Seahawks thump 49ers 19-3

The Seahawks used the same recipe of suffocating defense and ball-control offense that helped the club win the first Super Bowl in franchise history to defeat the 49ers in San Francisco. Longtime scout and Seattle-area resident Rob Rang provides Ten Takeaways from the game.

With a 19-3 victory in San Francisco that proved every bit as satisfying as a second-helping of turkey, the Seahawks silenced their rivals and vaulted into second place in the NFC West.

The following is Rob Rang's Ten Takeaways of the impressive win.

10. In Seattle's second consecutive dominating 19-3 victory over a high caliber division opponent, the difference was again at the quarterback position. Russell Wilson completed 15 of 22 passes for 236 yards and a touchdown while also alertly rushing for 35 yards and a few key first downs. Colin Kaepernick, on the other hand, completed 16 of 29 passes for just 121 yards and threw two interceptions to Richard Sherman. Kaepernick's numbers could have been much worse. Sherman, Tharold Simon and Kam Chancellor each had potential interceptions slip through their hands.

9. As noted by Al Michaels on the telecast, the ratio of penalties called against Seattle to San Francisco was 5:1. Penalties continue to be called disproportionately against the Seahawks and they aren't just of the aggressive nature. This remains an area that Seattle needs to work on, even as the team deserves to feel very good about its current two-game winning streak.

8. With Jeremy Lane among the team's inactives, the Seahawks adjusted by bringing Tharold Simon in on nickel. Rather than keeping him inside where Lane would have played, however, the Seahawks used Simon outside where his length is best suited and moved normal starting corner Byron Maxwell inside to cover the slot. Maxwell is more agile and aggressive in fighting through blocks in run support, traits more important inside.

7. As anticipated, the Seahawks started Lemuel Jeanpierre over Patrick Lewis at center. Though the Seahawks have struggled running the football up the middle (and given up a pressures up the middle, as well), Jeanpierre was an upgrade. He proved key in helping Lynch rush for 104 yards Thursday night.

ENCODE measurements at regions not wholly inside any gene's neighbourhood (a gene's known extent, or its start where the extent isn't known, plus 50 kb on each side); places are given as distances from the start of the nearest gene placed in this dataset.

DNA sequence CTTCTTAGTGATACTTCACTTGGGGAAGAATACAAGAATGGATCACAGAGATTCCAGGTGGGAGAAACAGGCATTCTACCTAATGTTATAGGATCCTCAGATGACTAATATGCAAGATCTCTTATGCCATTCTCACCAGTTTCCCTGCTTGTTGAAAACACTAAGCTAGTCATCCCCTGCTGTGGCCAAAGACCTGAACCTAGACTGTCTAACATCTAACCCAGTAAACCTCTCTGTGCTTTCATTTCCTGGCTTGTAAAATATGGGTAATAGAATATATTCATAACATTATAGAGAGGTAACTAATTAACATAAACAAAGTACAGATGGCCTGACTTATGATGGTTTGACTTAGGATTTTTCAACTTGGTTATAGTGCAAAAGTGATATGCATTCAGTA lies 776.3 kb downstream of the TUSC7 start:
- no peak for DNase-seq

6. Cliff Avril got the credit for a first quarter sack of Colin Kaepernick, but defensive coordinator Dan Quinn and defensive tackles Michael Bennett and Jordan Hill deserve kudos, as well. Bennett and Hill are Seattle's quickest interior pass rushers and they were able to collapse the pocket, giving Kaepernick no room to step up into the pocket as Avril drove San Francisco's Jonathan Martin back with a good bull rush before slipping off to pull the 49ers' QB down.

5. Likewise, Sherman certainly deserves credit for his first quarter interception, though he was certainly aided by what appeared to be a terrible throw by Kaepernick. With Sherman playing inside, veteran wideout Brandon Lloyd appeared to have created enough space for Kaepernick to fit in an out to the sideline. Instead, the throw sailed inside Lloyd. If Sherman wouldn't have intercepted the pass, it might have left an imprint on his chest. The 4th quarter interception, on the other hand, was all No. 25.

4. It was great awareness by Wilson to see Robert Turbin slipping free behind him for the Seahawks' initial score. Seattle's pass protection and the routes of their other receivers indicated that the play was going right, leaving Turbin in space to collect the easy pass from Wilson and tightrope the sideline for the easy score.

3. Give the 49ers credit, the loss of two All-Pro inside linebackers like Navarro Bowman and Patrick Willis would sink most teams. Rookie Chris Borland is a star in the making (though he missed a couple of big tackles in this game) and veteran Ahmad Brooks showed off his underrated versatility nearly single-handedly stopping keeping Seattle from scoring a second early touchdown. Wilson appeared to have an opening on the right side for a score but Brooks tripped him up on the two-yard line. Brooks got a rare batted pass at the line of scrimmage against Wilson to thwart an attempted toss to Doug Baldwin in the right corner on 3rd down, forcing a Steven Hausckha field goal to give Seattle a 10-0 lead early in the second quarter.

2. Rookie Paul Richardson appeared to score the first touchdown of his NFL career on a quick out early in the third quarter. Unfortunately, the play was called back on a questionable offensive pass interference call on Turbin, who'd line up wide and "picked" San Francisco's nickel corner. Turbin did extend his arms slightly but this appeared to be a pretty ticky-tack call in a series in which the referees had generally allowed each side to play aggressively. Another example of a potentially over-aggressive call came on San Francisco's subsequent drive, which was extended with a holding call on a Sherman. There were several other questionable decisions by the referees in this contest, including a non-call of what appeared to be a facemask from Bruce Irvin on a tackle of third quarter tackle of Kaepernick.

1. The Seahawks continue to struggle to get the ball to their receivers consistently but between Moeaki, Luke Willson and Cooper Helfet (last week against Arizona), Seattle's tight ends have suddenly become a featured element of the offense. Given opponents' eagerness to blitz, this was a logical adjustment made by offensive coordinator Darrell Bevell but one that has proven critical to Seattle's victories over Arizona and San Francisco the past two weeks.

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